Heritage Railway

GREAT STEAM ENGINEERS OF THE NINETEENTH CENTURY PART THREE: THE 1830s

The 1830s saw the railway building mania accelerate dramatically. While many leading locomotive engineers formed specialist locomotive building companies, larger rail firms began to establish their own in-house resources.

Edward Bury was one of the engineers who set up his own locomotive building company. Born in Salford, Lancashire in 1794, he was the son of a timber merchant and was educated in Chester. By 1823 he was a partner in Gregson and Bury’s steam sawmill at Toxteth Park, but in 1826 he set himself up as an iron-founder and engineer. His original premises were in Tabley Street near the Liverpool and Manchester Railway’s (L&MR) workshops. He hoped to supply locomotives to that line, but opposition from the L&MR engineer, George Stephenson, thwarted this.

He moved his works to new premises in Love Lane, Liverpool, on the Leeds and Liverpool Canal. Around this time he recruited as his manager James Kennedy, who had gained locomotive building experience working for George Stephenson and Mather, Dixon and Co. The first locomotive built by Edward Bury and Co in Liverpool, Dreadnought, was intended to compete in the Rainhill trials, but could not be finished in time. His second locomotive, Liverpool, had four 6ft diameter driving wheels, and although it was tried on the Liverpool and Manchester, Stephenson thought the size of the wheels was dangerous.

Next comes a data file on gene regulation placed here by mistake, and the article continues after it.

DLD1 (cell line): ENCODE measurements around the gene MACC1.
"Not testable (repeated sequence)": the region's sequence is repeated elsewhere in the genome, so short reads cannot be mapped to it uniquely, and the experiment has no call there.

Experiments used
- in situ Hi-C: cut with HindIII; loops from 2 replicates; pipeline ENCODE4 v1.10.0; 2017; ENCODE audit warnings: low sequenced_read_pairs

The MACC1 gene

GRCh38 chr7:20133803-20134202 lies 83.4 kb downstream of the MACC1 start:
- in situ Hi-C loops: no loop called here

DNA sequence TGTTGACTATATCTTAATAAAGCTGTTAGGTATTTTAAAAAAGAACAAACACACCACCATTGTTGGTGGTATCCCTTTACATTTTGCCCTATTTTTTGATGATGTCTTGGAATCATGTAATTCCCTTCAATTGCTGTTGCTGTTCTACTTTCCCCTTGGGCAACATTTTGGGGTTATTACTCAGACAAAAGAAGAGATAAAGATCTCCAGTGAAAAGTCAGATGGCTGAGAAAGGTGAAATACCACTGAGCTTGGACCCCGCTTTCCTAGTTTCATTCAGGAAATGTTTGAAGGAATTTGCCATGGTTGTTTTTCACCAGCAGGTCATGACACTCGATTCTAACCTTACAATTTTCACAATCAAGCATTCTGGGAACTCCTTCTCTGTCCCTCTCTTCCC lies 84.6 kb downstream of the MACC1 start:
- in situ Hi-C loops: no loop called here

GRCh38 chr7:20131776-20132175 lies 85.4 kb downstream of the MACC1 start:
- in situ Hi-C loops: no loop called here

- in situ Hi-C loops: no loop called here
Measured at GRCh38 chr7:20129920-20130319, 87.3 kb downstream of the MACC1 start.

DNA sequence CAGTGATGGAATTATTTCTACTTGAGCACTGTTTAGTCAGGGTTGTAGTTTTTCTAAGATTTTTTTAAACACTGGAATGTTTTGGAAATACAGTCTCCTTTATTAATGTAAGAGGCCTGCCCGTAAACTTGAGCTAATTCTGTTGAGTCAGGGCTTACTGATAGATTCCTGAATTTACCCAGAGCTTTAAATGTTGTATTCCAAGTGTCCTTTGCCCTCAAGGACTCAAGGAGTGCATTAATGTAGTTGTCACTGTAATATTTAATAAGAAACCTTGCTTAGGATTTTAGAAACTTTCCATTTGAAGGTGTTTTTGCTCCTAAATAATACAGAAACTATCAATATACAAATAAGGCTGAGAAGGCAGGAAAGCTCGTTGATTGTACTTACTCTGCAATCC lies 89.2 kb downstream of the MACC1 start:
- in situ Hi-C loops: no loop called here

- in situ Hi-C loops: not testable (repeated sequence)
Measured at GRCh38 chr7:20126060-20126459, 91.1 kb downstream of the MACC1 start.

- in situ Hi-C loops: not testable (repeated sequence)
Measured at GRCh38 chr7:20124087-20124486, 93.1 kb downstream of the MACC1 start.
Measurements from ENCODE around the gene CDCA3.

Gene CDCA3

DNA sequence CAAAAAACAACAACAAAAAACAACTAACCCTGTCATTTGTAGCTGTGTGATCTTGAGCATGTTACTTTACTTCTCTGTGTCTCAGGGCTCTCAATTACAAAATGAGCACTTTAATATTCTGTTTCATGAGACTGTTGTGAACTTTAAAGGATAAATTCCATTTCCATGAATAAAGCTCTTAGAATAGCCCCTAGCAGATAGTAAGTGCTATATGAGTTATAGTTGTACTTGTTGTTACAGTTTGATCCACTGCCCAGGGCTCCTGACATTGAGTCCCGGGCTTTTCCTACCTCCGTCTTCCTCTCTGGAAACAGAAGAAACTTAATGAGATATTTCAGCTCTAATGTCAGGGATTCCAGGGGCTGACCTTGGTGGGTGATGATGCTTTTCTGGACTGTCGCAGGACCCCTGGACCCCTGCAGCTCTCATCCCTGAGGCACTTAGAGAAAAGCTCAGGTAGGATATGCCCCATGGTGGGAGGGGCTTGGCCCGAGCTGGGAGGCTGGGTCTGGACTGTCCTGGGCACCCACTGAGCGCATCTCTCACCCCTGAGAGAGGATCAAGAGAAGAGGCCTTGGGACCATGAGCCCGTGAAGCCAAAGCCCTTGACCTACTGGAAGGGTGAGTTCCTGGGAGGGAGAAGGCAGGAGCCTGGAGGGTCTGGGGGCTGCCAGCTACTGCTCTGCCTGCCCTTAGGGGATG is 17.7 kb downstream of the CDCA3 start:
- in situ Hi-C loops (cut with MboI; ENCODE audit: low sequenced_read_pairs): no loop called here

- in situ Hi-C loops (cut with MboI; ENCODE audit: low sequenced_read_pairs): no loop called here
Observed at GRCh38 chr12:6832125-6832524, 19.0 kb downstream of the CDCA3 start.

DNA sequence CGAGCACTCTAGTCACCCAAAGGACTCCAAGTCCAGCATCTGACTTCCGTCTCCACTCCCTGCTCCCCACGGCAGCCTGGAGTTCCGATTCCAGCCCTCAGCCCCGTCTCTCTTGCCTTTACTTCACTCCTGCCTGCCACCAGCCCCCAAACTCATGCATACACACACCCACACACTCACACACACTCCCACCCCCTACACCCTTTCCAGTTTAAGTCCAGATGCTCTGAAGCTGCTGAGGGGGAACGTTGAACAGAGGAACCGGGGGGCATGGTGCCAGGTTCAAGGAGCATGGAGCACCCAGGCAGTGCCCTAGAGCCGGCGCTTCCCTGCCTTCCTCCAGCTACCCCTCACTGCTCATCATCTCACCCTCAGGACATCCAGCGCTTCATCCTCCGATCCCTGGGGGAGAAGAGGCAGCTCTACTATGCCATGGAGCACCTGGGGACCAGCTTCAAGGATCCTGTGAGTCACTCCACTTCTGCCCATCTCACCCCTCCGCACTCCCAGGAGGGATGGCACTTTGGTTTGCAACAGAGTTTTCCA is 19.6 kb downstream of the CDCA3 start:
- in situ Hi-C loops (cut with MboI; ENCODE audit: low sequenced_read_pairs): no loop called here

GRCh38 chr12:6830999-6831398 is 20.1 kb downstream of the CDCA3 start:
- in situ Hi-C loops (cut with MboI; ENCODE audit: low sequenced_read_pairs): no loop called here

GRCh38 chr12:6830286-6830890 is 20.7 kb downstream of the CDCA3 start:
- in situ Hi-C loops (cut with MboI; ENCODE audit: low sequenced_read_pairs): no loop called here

combined near-horizontal inside cylinders with a multi-tubular boiler and a round dome-topped firebox, but differed from what was becoming accepted practice in that it had a simple wrought-iron bar-frame inside the wheels, rather than wooden outside frames and inside iron sub-frames. This was a well thought-out and advanced design, which lasted. Mostfollowed this same basic design, which was copied by other firms in Europe and the US.

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